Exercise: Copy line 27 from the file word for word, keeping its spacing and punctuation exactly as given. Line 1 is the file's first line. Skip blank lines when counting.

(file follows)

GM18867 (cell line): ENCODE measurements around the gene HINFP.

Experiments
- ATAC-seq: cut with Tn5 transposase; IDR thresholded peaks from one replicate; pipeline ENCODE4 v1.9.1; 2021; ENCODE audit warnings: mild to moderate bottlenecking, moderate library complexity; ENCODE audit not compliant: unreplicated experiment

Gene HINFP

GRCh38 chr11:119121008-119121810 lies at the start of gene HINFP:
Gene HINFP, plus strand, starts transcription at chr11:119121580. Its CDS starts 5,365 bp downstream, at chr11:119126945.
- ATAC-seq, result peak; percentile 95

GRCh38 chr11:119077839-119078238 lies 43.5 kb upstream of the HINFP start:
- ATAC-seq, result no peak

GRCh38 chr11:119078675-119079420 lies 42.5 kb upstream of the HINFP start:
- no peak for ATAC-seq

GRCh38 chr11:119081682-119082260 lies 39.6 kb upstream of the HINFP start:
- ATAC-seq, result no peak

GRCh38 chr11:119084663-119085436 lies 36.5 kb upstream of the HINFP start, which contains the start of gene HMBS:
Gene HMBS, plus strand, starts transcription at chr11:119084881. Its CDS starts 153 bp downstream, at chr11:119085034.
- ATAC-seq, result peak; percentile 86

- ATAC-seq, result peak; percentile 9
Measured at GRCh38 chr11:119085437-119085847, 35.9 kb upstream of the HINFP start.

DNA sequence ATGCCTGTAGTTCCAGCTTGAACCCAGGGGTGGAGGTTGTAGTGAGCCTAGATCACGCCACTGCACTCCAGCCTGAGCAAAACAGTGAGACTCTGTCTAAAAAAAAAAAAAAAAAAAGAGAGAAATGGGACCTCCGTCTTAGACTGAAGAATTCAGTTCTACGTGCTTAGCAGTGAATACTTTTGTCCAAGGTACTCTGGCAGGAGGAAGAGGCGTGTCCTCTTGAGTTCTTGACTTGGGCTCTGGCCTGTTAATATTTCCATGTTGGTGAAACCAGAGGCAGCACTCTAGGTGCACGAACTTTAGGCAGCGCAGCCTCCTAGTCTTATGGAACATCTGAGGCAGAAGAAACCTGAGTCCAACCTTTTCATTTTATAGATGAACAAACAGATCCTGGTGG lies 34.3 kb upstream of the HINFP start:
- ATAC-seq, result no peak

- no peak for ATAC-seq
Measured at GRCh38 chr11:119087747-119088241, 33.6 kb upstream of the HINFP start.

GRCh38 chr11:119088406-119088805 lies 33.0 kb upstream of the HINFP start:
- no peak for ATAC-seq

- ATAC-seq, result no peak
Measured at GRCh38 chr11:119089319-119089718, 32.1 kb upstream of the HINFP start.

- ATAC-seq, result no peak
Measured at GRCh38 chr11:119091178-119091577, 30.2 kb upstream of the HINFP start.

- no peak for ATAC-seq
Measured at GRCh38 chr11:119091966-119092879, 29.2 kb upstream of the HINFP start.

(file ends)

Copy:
- ATAC-seq, result no peak